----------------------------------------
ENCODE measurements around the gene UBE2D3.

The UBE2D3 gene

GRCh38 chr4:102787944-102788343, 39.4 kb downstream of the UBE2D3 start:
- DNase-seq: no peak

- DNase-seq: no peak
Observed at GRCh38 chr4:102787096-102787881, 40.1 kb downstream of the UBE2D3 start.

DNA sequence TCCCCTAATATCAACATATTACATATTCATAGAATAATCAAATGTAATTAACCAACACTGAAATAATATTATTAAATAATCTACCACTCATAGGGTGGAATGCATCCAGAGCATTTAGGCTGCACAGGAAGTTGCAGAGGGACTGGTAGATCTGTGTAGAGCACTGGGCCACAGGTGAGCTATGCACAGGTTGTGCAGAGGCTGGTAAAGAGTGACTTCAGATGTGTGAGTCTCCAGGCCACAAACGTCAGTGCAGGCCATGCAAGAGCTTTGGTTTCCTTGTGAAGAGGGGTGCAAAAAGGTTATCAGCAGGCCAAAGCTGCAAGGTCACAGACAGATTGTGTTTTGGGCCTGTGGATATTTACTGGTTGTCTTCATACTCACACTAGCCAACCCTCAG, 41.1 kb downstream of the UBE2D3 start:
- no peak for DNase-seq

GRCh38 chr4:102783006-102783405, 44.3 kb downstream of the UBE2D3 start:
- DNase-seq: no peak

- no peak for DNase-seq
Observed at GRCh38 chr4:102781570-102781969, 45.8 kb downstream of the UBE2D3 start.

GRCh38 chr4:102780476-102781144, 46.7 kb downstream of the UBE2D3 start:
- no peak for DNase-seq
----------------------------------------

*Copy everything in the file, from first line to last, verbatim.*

ENCODE measurements around the gene UBE2D3.

The UBE2D3 gene

GRCh38 chr4:102787944-102788343, 39.4 kb downstream of the UBE2D3 start:
- DNase-seq: no peak

- DNase-seq: no peak
Observed at GRCh38 chr4:102787096-102787881, 40.1 kb downstream of the UBE2D3 start.

DNA sequence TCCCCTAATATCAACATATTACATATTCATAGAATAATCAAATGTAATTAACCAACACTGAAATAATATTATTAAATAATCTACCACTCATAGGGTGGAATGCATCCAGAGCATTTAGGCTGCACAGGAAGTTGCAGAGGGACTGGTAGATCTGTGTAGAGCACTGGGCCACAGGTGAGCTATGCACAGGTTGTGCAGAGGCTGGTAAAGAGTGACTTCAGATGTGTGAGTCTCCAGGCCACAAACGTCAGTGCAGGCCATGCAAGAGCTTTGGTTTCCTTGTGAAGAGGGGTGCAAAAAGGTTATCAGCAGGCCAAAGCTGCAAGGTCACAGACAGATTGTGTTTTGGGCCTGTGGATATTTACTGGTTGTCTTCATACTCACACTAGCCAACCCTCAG, 41.1 kb downstream of the UBE2D3 start:
- no peak for DNase-seq

GRCh38 chr4:102783006-102783405, 44.3 kb downstream of the UBE2D3 start:
- DNase-seq: no peak

- no peak for DNase-seq
Observed at GRCh38 chr4:102781570-102781969, 45.8 kb downstream of the UBE2D3 start.

GRCh38 chr4:102780476-102781144, 46.7 kb downstream of the UBE2D3 start:
- no peak for DNase-seq